Healthy trends are set to stay

The market for healthy options is continuing to grow. From food to drink to foodservice, the range and selection of healthier products seems to have expanded exponentially.

The definition of health food is continually evolving, according to Mintel, and it includes whole foods (seeds, nuts, grains), organic food and drink, meat-free food, special dietary food (free from gluten, lactose, sugar), slimming foods, sports nutritional products, vitamin and mineral supplements (VMS) and complementary medicines.

Mintel reports that the growing incidence of health problems such as obesity, asthma and diabetes is leading to a focus on healthy eating by government and consumers, and to pressure on manufacturers and retailers to improve the health qualities of processed foods.


According to Heinz, health and wellbeing is a major issue facing today’s food industry, and consumers are increasingly aware of the positive nutrition benefits of the products they choose. As a result, there has been a real surge in demand for healthy options of well established and trusted products.

Heinz re-launched its Reduced Sugar Salt Baked Beanz in August with new packaging to prominently highlight the absence of artificial sweetners and a new recipe.

Nicky Cummerfield, brand manager of Heinz Baked Beanz, says: “Heinz has already taken progressive steps to significantly reduce levels of salt and sugar across its entire Baked Beanz range. However, Heinz Reduced Sugar Salt Baked Beanz offers particularly health conscious consumers an even lower level alternative and is the only product of this type that contains no artificial sweeteners.”

Heinz is also changing the recipe of its Spaghetti canned pasta for the first time in almost 80 years with the introduction of multigrain pasta. The multigrain pasta will be made from a blend of durum wheat, oatmeal, rye flour, maize flour and wheat bran.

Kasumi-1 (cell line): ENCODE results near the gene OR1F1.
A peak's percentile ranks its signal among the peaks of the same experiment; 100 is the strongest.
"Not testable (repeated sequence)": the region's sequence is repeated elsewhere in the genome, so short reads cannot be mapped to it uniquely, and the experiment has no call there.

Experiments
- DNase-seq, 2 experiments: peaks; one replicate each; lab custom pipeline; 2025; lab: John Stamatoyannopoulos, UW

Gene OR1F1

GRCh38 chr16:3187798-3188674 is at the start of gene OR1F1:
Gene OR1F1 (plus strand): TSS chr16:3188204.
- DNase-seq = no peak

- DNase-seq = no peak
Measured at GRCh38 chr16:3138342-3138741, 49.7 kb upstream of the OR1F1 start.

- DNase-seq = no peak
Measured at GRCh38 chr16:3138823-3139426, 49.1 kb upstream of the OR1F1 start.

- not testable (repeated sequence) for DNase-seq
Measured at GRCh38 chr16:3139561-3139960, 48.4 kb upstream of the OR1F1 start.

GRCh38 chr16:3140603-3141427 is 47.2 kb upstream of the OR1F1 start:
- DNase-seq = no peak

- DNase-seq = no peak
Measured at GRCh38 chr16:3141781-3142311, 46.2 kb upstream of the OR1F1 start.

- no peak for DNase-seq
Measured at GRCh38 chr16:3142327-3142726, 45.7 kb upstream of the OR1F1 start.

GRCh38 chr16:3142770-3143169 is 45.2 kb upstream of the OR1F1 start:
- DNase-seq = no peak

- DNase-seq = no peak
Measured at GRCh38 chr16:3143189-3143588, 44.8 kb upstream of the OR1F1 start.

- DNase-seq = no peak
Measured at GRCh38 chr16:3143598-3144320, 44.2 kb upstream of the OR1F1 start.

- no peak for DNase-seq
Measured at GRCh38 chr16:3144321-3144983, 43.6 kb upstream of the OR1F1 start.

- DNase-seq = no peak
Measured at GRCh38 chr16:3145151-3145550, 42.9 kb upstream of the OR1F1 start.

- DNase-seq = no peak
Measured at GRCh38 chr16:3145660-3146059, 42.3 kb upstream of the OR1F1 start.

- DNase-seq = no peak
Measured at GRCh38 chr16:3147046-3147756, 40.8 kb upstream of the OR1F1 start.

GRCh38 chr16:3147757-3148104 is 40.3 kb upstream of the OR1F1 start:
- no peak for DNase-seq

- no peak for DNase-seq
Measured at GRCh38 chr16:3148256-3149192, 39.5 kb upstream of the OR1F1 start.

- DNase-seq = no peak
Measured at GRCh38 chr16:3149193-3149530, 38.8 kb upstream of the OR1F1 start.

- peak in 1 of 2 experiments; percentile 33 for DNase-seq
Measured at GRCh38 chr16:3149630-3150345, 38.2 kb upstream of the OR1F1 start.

Another contender in the healthy option range is rice, and Veetee has recently added three new rice varieties to its range, Premium Basmati, Goan Red Wild Rice and Brown Basmati.

According to Veetee, the ambient dry rice market is currently valued at pound;121m with a volume of 95,000 tones and 15.5 million UK households currently purchasing dry rice. Amit Gupta, head of marketing of Veetee, says: “The new range provides a more premium healthy offering for savvy consumers who are increasingly demanding greater choice and product diversity. With growth of 22.6% in the value of the wholegrain sector this offers a clear opportunity for retailers.”

Gupta comments that the wholesale sector is important to Veetee, and he wants to work with delivered wholesalers and cash and carries to help them stock the different products. Veetee has 25 different products and Gupta acknowledges that due to limited space wholesalers might only be able to stock six. So, he wants to help them choose the right range, to look at market trends and follow where the trends go.

Just as important as main meals is the area of snack foods, Rob Murray, marketing director of Ryvita, says: “The UK healthier snacking market is stable, reflecting consumers’ continued desire for a healthier option to every area of mainstream snacking products. Concerns over obesity remain highly publicised and as government guidelines call for clearer nutritional information on-pack, the interest in the nutritional values of food products is higher than ever.”

Ryvita’s product range has been increasing with the Ryvita Goodness Bars, Ryvita Crispbread, Ryvita Minis, Ryvita Rice and Corn Cakes and the new Ryvita Muesli Crunch.

Murray says: “As the Ryvita product range grows, so does the brand’s ability to create impact in-store and therefore encourage new users into the healthier snacking category.”

The Ryvita packs will feature the FSA recommended five GDAs (Guideline Daily Amounts), calories, sugar, fat, saturates, salt and fibre. The information will be displayed on the front of packs and will be supported on the back with a table showing GDAs and percentages for a typical adult.